France will be lining up fairly similarly to last year in the forwards, bar their captain Charles Ollivon. The Autumn saw the emergence of Cameron Woki as a possible superstar for the future alongside classy number 8 Gregory Alldritt. The backs are also likely to remain virtually unchanged, with 2021’s world rugby player of the year and stand-in captain Antoine Dupont remaining vital to France’s attacking structure as he links up with fly-half Romain Ntamack.


A third-place finish for Ireland last year was, perhaps, slightly unjust after a strong win against England and a ground out win at Murrayfield. Ireland was another team, however, with a fantastic second half of the year with dominant performances against Argentina and Japan and a sensational display against New Zealand to make it three wins from three.

Ireland has landed a tough draw in this year’s competition. While Andy Farrell’s side will fancy their chances at home to Scotland, Wales and Italy, having to travel away to England and France could prove too much for an Ireland team with big ambitions.

This season, this Ireland team’s Leinster core has been nearly unstoppable in the URC, with scrum-half Jamison Gibson-Park, hooker Ronan Kelleher, and backrower Caelan Doris impressing last year. One name that is certainly for the future but may feature this year is uncapped full-back Michael Lowry who has shown blistering pace and a mean step for Ulster this season.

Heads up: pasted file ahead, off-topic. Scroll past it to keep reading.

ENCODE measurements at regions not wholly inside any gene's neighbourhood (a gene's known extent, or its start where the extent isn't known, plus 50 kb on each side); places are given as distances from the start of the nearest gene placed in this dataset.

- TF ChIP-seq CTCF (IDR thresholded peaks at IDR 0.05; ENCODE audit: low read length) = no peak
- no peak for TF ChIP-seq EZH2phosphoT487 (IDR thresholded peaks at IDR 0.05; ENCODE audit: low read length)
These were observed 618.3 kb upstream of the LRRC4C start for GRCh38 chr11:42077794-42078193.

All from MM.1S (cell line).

Look at the elation of the Ireland team when they won the championship in 2009.
Image: Wikimedia via Arun Marsh.

Again, it was a strange 2021 Six Nations for Scotland, who played some of their best rugby in recent decades, recording historic away wins against England and France, only for them to fall short against Wales and Ireland. A mixed Autumn series featuring both good and poor performances leaves Scotland in an interesting place come the start of the Six Nations. Reason would suggest they are likely to finish at the bottom end of the table, but they will be difficult to stop if they gain momentum.

To be in with a shot, Scotland’s key players in Stuart Hogg and Finn Russell must be firing every game of the tournament. Scotland’s defence, an integral part of their 2021 campaign, will rely on the defensive intelligence of outside centre Chris Harris and the turnover prowess of Hamish Watson. Scotland will also be hoping to see a fit Cameron Redpath available for the start of the tournament after a stellar breakout competition last year.